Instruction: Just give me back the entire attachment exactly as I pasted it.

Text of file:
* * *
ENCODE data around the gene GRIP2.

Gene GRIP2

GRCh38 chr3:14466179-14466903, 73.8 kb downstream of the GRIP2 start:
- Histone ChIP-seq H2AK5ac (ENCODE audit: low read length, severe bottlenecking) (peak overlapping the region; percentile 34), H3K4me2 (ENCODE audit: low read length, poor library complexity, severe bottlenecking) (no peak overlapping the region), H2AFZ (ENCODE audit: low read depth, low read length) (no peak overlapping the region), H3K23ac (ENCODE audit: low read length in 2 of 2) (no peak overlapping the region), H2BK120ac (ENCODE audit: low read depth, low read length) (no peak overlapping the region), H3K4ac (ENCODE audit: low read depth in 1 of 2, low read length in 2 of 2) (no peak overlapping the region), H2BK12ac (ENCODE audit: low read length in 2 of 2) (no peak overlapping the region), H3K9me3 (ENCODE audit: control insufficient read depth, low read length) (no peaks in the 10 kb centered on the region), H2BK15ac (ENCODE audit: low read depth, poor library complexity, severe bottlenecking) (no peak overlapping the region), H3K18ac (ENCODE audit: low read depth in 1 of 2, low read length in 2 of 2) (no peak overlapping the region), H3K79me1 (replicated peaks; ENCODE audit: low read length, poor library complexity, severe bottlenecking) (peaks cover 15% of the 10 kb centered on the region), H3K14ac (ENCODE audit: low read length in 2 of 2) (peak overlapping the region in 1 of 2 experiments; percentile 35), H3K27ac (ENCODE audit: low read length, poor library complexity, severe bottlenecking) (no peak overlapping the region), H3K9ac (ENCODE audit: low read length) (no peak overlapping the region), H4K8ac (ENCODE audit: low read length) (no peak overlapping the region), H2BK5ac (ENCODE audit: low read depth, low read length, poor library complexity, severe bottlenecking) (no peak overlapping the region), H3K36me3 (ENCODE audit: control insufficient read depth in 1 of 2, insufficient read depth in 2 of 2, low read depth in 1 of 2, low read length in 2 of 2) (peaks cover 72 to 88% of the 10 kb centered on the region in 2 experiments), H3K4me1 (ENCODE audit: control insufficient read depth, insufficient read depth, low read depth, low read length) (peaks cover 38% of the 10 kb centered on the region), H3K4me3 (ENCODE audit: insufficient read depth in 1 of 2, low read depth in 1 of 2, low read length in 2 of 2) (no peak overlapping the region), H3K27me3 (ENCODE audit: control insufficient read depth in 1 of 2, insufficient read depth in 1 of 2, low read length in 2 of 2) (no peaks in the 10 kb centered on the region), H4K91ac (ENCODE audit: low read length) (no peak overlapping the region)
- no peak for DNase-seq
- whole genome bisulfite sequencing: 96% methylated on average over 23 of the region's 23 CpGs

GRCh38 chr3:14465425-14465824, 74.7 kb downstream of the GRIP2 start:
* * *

ENCODE data around the gene GRIP2.

Gene GRIP2

GRCh38 chr3:14466179-14466903, 73.8 kb downstream of the GRIP2 start:
- Histone ChIP-seq H2AK5ac (ENCODE audit: low read length, severe bottlenecking) (peak overlapping the region; percentile 34), H3K4me2 (ENCODE audit: low read length, poor library complexity, severe bottlenecking) (no peak overlapping the region), H2AFZ (ENCODE audit: low read depth, low read length) (no peak overlapping the region), H3K23ac (ENCODE audit: low read length in 2 of 2) (no peak overlapping the region), H2BK120ac (ENCODE audit: low read depth, low read length) (no peak overlapping the region), H3K4ac (ENCODE audit: low read depth in 1 of 2, low read length in 2 of 2) (no peak overlapping the region), H2BK12ac (ENCODE audit: low read length in 2 of 2) (no peak overlapping the region), H3K9me3 (ENCODE audit: control insufficient read depth, low read length) (no peaks in the 10 kb centered on the region), H2BK15ac (ENCODE audit: low read depth, poor library complexity, severe bottlenecking) (no peak overlapping the region), H3K18ac (ENCODE audit: low read depth in 1 of 2, low read length in 2 of 2) (no peak overlapping the region), H3K79me1 (replicated peaks; ENCODE audit: low read length, poor library complexity, severe bottlenecking) (peaks cover 15% of the 10 kb centered on the region), H3K14ac (ENCODE audit: low read length in 2 of 2) (peak overlapping the region in 1 of 2 experiments; percentile 35), H3K27ac (ENCODE audit: low read length, poor library complexity, severe bottlenecking) (no peak overlapping the region), H3K9ac (ENCODE audit: low read length) (no peak overlapping the region), H4K8ac (ENCODE audit: low read length) (no peak overlapping the region), H2BK5ac (ENCODE audit: low read depth, low read length, poor library complexity, severe bottlenecking) (no peak overlapping the region), H3K36me3 (ENCODE audit: control insufficient read depth in 1 of 2, insufficient read depth in 2 of 2, low read depth in 1 of 2, low read length in 2 of 2) (peaks cover 72 to 88% of the 10 kb centered on the region in 2 experiments), H3K4me1 (ENCODE audit: control insufficient read depth, insufficient read depth, low read depth, low read length) (peaks cover 38% of the 10 kb centered on the region), H3K4me3 (ENCODE audit: insufficient read depth in 1 of 2, low read depth in 1 of 2, low read length in 2 of 2) (no peak overlapping the region), H3K27me3 (ENCODE audit: control insufficient read depth in 1 of 2, insufficient read depth in 1 of 2, low read length in 2 of 2) (no peaks in the 10 kb centered on the region), H4K91ac (ENCODE audit: low read length) (no peak overlapping the region)
- no peak for DNase-seq
- whole genome bisulfite sequencing: 96% methylated on average over 23 of the region's 23 CpGs

GRCh38 chr3:14465425-14465824, 74.7 kb downstream of the GRIP2 start: